CWD spreads to deer in 2 more Wisconsin counties

white tailed doe

doe-oakridge, Lynn Freeny / Flickr cc

Chronic wasting disease (CWD) had been detected for the first time in two Wisconsin counties, Polk in the northwest and Trempealeau in the west central region, part of continuing spread in a state that is battling the disease in both wild and captive deer populations.

In separate announcements yesterday, the Wisconsin Department of Natural Resources (DNR) confirmed the first positive result from a wild deer in Polk County and a wild deer in Trempealeau County. The Polk County deer is a 3-year-old doe that was harvested by a hunter in the town of Apple River, which is 10 miles from the Barron County border.  The Trempealeau County deer is also a 3-year-old doe, which was harvested in the town of Hale.

Expanding CWD areas

The new positives lift the number of Wisconsin counties that have reported CWD or are considered "CWD affected" to 62 of 72. During the 2022-23 testing season, four counties reported their first CWD detections, according to the Milwaukee Journal Sentinel. During the same season, CWD turned up on deer farms in Dodge and Lincoln counties.

Wisconsin has been monitoring for CWD since 1999 and confirmed its first case in 2002.

The DNR said state law requires it to enact 3-year baiting and feeding bans in counties where CWD has been detected, as well as a 2-year ban in neighboring counties within 10 miles of a CWD detection.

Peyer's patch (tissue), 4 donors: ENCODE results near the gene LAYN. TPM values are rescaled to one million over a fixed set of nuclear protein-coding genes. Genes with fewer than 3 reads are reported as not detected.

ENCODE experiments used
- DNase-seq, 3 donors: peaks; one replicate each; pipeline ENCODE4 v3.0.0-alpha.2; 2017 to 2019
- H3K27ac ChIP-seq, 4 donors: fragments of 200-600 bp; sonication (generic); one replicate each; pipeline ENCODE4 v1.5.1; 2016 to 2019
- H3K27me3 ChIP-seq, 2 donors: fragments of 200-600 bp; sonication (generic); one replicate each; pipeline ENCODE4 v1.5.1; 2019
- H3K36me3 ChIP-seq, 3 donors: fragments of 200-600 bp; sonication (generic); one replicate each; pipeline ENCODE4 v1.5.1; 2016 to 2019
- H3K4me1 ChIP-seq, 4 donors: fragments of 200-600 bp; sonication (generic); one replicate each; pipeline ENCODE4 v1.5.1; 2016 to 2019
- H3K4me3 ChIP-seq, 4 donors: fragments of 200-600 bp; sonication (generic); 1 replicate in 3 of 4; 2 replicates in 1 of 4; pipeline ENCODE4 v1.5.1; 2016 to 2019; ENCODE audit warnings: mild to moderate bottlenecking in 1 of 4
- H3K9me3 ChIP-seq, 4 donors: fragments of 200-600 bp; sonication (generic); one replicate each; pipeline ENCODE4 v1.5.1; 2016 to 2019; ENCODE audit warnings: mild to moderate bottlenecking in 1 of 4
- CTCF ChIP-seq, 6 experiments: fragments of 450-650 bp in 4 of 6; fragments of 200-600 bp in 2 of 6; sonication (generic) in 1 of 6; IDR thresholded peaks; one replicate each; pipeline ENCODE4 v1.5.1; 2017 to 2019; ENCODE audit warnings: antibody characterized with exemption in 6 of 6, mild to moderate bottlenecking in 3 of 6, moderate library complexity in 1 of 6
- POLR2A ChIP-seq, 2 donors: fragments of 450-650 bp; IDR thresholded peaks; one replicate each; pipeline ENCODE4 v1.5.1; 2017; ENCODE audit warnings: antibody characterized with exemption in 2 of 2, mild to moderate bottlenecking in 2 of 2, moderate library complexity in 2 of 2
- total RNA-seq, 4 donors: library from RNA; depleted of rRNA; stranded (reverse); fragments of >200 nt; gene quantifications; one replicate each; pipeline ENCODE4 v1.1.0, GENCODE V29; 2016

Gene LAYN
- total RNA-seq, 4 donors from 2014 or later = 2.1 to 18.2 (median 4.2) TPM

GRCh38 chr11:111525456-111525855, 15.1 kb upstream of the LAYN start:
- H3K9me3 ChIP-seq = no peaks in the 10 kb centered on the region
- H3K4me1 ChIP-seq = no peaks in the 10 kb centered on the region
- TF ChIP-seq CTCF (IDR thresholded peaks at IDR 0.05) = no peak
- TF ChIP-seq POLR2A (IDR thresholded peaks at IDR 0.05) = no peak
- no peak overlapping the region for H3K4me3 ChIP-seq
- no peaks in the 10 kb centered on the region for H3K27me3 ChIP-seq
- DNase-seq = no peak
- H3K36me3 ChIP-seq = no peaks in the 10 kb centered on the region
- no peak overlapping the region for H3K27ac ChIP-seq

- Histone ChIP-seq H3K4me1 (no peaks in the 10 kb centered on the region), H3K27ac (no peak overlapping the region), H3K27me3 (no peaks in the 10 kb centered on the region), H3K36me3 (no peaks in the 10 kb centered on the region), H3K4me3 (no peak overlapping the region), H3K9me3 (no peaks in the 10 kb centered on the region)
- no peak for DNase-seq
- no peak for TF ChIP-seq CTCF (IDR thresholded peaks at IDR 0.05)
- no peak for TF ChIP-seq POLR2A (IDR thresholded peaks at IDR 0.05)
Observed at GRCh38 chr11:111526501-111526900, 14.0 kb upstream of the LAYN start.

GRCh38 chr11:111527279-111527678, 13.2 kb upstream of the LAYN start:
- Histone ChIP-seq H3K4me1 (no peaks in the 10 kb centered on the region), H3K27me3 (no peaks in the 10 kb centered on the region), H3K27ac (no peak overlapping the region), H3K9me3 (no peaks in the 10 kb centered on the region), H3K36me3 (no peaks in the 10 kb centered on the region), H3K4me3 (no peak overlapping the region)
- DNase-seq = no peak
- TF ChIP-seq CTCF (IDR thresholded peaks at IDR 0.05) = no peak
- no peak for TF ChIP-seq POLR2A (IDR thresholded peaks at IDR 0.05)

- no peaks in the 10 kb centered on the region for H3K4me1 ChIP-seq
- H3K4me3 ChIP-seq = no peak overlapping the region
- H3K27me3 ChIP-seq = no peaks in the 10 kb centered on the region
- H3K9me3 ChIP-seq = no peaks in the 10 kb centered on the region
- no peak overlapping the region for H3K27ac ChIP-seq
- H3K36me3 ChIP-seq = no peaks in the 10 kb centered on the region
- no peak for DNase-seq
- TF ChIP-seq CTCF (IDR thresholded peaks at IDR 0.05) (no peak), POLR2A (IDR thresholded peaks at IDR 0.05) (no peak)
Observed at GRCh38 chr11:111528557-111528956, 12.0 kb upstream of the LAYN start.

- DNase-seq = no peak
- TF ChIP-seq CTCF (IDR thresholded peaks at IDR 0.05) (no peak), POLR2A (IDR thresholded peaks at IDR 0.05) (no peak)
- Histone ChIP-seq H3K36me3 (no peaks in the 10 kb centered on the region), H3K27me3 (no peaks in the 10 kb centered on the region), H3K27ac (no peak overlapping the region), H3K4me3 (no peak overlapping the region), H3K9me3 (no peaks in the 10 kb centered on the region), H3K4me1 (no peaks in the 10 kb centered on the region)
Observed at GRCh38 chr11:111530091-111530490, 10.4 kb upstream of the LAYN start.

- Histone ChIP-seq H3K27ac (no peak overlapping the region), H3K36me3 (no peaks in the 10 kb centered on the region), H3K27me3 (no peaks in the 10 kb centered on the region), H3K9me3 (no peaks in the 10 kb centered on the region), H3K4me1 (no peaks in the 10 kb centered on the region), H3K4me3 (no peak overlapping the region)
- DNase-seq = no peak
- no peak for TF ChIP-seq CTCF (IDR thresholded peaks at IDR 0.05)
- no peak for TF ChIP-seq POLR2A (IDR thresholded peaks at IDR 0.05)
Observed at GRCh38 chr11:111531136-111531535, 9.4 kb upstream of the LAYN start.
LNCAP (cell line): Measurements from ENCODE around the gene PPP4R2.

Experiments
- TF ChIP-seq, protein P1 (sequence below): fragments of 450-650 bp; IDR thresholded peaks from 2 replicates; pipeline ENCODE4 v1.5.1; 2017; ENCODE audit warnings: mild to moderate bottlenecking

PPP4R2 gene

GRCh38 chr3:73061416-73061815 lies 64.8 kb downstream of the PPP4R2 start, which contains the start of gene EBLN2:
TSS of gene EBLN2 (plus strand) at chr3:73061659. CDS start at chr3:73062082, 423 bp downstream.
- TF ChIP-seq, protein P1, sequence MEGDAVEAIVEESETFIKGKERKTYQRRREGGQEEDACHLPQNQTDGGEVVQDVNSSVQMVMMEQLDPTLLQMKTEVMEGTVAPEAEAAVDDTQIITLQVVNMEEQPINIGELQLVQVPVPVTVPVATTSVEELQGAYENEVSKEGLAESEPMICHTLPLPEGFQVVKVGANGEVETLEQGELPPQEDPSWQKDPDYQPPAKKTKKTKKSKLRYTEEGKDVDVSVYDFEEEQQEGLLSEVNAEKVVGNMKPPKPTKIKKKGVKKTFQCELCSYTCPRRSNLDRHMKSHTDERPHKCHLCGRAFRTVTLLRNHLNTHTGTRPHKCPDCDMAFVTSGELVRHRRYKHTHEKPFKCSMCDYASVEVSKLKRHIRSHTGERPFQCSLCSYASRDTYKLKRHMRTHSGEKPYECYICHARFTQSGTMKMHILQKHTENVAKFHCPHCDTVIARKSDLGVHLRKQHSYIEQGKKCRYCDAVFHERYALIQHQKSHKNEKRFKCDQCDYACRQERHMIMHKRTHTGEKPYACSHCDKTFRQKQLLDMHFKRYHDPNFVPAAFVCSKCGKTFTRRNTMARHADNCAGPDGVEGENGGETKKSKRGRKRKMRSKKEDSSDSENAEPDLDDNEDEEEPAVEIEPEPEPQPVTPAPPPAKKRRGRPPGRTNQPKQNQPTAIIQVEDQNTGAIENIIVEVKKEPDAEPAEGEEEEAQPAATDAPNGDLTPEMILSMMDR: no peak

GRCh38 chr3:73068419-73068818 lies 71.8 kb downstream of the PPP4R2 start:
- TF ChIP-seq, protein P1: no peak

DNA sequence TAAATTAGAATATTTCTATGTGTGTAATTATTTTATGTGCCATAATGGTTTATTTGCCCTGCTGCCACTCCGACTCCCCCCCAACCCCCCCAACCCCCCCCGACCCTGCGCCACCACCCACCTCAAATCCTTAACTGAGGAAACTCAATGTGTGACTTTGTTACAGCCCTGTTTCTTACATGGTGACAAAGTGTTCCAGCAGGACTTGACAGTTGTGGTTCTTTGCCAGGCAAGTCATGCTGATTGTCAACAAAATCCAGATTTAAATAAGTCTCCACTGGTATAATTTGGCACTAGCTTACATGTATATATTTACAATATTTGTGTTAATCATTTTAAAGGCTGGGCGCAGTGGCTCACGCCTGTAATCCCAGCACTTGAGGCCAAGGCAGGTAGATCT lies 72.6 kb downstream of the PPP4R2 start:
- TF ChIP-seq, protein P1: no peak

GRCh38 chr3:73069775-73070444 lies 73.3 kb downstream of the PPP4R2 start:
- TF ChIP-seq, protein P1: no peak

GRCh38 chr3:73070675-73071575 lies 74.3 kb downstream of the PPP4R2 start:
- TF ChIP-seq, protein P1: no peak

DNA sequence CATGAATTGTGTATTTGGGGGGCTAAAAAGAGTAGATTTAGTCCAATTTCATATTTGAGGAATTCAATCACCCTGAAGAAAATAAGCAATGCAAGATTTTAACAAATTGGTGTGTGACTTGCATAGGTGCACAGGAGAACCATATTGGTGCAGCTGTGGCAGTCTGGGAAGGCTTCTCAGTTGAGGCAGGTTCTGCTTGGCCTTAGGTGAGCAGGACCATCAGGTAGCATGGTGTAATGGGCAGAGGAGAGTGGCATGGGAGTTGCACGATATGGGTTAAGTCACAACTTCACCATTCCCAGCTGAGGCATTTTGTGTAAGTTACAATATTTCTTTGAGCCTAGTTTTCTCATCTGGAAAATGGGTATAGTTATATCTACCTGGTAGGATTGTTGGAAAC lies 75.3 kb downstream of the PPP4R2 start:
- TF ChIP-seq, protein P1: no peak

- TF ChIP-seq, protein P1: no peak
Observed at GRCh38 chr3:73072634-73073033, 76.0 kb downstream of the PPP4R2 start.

In Polk County, the DNR and the Polk County Deer Advisory Council will host a public meeting on November 9 to provide information on CWD in Wisconsin, local testing options, and disease surveillance options that officials are considering. And officials urged hunters in Trempealeau, Jackson, and Eau Claire counties to help officials determine where CWD is occurring by having their deer tested.

CWD is a fatal prion disease, similar to bovine spongiform encephalopathy ("mad cow" disease) that affects deer and other cervids. The disease can spread among animals through direct contact or from exposure to prion-infected saliva, blood, feces, or urine.

Though the disease isn't known to have infected people, health officials urge people to avoid eating contaminated meat and to use precautions when field-dressing deer.

Safety tips for meat processors

In other CWD developments, the Minnesota Department of Agriculture (MDA) yesterday published CWD safety tips for meat processers that handle deer carcasses.

For example, when hunters drop off their deer, processors should ask if the carcass has been tested or sampled for CWD. If the deer has been tested and the results are still pending, the MDA urges hunters to hold the carcass or venison until results are available; to debone the carcass at the end of the production day, separating and holding trim until the results are available; or to divide the carcass into primal cuts and store until results are available.

Also, the MDA urged processors to keep tested deer away from other deer, using methods to avoid cross-contamination.

Processors should discuss with hunters about whether they still want the meat if samples test positive for CWD. Unwanted CWD-positive carcasses should be disposed of according to Minnesota DNR disposal requirements. If hunters want to keep the meat from a CWD-positive deer, processors should process it separately from others, paying strict attention to cleaning and sanitation guidelines and not batch the meat with other carcasses or trim.

When hunters are required to sample the deer and haven't done so, such as for animals harvested in CWD management and surveillance zones, the MDA recommends not accepting the deer and telling hunters about DNR testing requirements and referring them to DNR wildlife contacts.

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